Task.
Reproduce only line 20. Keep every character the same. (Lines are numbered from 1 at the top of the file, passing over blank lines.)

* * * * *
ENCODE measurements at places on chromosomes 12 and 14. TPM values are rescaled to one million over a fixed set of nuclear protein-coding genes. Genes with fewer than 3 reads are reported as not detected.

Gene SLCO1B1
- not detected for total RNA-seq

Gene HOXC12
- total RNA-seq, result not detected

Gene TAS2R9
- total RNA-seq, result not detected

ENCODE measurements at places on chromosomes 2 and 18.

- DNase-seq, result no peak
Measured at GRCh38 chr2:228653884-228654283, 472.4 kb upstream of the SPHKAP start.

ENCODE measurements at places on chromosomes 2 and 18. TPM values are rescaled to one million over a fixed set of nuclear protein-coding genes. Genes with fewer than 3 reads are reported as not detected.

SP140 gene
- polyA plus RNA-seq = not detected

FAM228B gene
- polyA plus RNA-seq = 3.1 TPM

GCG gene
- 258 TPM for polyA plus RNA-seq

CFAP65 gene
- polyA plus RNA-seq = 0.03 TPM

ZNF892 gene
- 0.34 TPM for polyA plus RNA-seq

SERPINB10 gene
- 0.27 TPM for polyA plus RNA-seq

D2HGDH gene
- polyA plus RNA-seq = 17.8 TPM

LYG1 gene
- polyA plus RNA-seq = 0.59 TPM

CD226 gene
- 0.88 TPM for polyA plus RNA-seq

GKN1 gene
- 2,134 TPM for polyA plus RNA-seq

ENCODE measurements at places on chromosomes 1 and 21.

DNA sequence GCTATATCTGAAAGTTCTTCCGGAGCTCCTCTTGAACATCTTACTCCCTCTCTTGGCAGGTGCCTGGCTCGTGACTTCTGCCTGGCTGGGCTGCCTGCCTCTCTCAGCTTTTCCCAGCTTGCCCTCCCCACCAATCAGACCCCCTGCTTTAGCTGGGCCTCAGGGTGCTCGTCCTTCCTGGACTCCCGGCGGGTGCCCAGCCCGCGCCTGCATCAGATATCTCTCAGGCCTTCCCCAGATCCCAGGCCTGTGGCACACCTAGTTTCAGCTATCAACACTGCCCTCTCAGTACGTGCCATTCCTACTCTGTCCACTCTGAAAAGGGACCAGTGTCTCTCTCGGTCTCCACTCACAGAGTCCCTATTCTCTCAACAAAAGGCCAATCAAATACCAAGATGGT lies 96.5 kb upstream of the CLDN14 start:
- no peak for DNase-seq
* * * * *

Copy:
ZNF892 gene